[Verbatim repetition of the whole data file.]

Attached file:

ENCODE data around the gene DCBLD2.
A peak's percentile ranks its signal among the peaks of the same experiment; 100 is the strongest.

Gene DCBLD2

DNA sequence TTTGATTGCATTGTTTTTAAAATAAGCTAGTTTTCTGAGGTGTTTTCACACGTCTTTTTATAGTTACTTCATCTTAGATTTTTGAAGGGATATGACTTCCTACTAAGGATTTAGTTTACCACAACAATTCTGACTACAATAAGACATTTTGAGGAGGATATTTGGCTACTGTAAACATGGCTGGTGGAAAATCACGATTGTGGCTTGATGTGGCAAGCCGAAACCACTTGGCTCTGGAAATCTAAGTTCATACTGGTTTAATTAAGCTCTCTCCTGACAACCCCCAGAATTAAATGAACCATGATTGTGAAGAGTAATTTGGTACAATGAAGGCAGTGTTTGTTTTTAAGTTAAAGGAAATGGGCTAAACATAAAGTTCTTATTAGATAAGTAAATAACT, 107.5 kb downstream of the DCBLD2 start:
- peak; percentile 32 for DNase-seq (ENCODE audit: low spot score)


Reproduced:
ENCODE data around the gene DCBLD2.
A peak's percentile ranks its signal among the peaks of the same experiment; 100 is the strongest.

Gene DCBLD2

DNA sequence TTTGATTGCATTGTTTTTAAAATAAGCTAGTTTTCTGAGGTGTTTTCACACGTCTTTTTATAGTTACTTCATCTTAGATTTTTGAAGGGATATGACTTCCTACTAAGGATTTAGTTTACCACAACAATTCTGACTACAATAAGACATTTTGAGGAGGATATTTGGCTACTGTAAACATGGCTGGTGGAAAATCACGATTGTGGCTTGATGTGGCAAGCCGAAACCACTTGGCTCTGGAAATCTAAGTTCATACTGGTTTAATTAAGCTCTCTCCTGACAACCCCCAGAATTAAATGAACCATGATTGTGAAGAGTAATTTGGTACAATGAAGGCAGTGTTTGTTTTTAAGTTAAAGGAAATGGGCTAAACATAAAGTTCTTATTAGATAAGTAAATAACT, 107.5 kb downstream of the DCBLD2 start:
- peak; percentile 32 for DNase-seq (ENCODE audit: low spot score)